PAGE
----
By Brandes Elitch
Terminal manufacturers, usually in the background of the card processing world, have been in the news recently. Ingenico purchased an acquirer, VeriFone told Heartland Payment Systems Inc. merchants they would have to bypass their acquirer if they wanted to get their equipment serviced, and a company called Inner Fence LLC advertised it can process credit card transactions without a terminal and without a bank.
Looming in the background is the July 1, 2010, deadline for merchants to meet security standards for transaction processing dictated by the PCI Security Standards Council. The solutions will come from the terminal manufacturers, who are struggling with answers, including end-to-end and point-to-point encryption, chip and PIN technology, and dynamic authentication for contactless cards.
Since the 1980s, credit card terminals have been routinely unexciting; they've all had the same basic features. For most of this time, three players have dominated this industry: VeriFone, Ingenico and Hypercom Corp.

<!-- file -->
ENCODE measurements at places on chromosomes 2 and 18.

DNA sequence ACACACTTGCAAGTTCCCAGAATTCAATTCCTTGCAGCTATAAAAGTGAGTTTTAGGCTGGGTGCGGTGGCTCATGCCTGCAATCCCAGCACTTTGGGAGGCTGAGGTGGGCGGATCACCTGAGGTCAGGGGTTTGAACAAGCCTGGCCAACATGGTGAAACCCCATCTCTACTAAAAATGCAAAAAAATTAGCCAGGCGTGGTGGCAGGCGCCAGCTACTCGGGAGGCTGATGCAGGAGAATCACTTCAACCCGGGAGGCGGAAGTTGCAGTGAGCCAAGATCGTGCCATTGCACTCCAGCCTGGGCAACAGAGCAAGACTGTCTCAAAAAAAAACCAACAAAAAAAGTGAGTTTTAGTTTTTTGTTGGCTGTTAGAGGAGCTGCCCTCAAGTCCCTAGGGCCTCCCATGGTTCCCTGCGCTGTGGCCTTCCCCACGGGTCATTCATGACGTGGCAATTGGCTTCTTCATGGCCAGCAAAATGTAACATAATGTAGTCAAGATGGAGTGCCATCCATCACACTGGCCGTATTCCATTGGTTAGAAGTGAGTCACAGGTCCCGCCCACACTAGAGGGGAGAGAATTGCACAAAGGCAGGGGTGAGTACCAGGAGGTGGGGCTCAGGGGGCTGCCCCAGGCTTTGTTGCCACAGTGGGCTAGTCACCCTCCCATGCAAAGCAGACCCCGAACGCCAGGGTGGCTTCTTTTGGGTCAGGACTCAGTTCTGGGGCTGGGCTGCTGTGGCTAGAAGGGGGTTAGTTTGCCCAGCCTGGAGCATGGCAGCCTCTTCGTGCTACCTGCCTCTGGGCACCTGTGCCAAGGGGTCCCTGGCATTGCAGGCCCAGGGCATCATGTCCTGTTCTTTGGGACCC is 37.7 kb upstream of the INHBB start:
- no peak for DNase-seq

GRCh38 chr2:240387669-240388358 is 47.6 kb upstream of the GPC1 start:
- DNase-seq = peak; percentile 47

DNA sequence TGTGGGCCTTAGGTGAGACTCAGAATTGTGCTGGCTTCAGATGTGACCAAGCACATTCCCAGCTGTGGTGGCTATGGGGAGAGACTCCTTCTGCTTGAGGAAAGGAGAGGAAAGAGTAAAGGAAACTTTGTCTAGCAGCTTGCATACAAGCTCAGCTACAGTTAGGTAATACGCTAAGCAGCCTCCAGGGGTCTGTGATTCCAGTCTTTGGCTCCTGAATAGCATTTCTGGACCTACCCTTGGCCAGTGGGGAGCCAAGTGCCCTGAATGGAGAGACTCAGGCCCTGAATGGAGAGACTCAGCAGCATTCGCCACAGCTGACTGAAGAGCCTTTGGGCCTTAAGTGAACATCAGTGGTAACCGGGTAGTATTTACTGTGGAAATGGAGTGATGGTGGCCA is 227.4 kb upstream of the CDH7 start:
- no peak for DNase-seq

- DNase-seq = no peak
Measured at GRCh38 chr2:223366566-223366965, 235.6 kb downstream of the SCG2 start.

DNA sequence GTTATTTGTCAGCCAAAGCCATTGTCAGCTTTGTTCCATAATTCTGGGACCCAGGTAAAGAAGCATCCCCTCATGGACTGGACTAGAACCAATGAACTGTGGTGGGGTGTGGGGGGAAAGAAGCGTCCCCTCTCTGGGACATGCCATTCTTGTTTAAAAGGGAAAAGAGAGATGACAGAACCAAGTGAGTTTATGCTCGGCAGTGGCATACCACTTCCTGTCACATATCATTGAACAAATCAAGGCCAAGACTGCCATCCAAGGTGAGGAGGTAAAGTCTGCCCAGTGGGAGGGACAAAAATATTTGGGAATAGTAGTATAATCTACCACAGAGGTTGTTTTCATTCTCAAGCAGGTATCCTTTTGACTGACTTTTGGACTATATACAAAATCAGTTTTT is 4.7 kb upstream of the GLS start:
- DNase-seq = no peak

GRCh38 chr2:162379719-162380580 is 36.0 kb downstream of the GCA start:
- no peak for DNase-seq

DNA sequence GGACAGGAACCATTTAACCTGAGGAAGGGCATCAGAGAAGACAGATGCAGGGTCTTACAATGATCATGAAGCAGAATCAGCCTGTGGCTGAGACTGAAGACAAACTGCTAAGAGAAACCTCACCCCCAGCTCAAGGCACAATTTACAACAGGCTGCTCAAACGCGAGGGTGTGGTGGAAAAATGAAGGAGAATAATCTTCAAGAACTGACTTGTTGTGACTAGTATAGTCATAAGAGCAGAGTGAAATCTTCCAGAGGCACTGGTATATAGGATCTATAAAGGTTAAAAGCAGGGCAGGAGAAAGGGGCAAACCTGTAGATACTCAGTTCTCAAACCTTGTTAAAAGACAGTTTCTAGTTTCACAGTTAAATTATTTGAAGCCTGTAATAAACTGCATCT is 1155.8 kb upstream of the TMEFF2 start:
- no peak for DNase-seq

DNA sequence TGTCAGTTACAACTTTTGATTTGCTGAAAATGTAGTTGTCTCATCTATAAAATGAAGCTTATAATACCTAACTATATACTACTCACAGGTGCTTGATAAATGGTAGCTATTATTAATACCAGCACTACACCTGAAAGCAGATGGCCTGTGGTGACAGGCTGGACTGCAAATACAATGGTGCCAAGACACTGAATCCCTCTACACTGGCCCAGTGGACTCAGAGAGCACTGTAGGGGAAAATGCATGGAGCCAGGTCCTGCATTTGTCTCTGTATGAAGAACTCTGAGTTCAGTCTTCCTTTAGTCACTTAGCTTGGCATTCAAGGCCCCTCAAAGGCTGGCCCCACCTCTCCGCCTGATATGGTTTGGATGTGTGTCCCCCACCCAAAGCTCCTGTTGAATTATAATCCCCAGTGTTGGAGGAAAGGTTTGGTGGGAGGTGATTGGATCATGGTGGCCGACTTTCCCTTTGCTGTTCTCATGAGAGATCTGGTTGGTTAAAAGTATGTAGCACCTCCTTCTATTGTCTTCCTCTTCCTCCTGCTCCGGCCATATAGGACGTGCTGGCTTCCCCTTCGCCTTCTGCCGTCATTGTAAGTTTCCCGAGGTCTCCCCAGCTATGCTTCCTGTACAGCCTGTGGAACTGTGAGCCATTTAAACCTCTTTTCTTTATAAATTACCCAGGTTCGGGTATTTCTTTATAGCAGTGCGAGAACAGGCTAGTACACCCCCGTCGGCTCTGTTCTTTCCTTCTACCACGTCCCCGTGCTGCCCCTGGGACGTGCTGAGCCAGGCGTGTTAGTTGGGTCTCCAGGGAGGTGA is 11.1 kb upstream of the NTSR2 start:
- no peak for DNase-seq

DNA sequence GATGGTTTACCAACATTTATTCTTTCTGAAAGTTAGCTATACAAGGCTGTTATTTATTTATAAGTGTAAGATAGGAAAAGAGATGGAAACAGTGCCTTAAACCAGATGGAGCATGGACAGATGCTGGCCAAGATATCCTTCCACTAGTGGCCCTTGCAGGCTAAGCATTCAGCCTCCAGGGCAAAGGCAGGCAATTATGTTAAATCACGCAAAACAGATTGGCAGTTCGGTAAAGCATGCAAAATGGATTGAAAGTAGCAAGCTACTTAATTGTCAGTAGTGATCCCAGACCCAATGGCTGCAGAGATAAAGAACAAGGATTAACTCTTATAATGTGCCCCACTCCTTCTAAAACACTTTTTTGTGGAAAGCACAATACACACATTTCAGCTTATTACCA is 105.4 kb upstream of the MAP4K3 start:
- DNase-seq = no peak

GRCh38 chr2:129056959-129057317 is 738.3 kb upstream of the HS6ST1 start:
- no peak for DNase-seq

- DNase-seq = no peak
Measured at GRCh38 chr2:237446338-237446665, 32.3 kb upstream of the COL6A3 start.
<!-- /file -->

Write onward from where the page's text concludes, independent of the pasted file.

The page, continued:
Plenty of Zon Juniors and Tranz 330s are still out there, and they are so reliable they could probably run forever. (Once we took a Zon Jr. to the parking lot and drove a car over it, just to see what would happen. It still worked just fine.) There wasn't much need to replace old terminals. Some had more functionality: they could read a check or a driver's license, or download software from verification, guarantee or gift card companies.
Very large enterprises required the ability to network terminals, as well as the telecommunications necessary to provide an open line for online, real-time verification. When you have 1,000 stores and 10 lanes per store, this is pretty intimidating, but there was always a solution.
Until the advent of check conversion, manufacturers adhered to a policy of strict neutrality so as not to favor one processor or ISO over another. That changed when NACHA - The Electronic Payments Association established the point of purchase (POP) standard entry class code in 2000.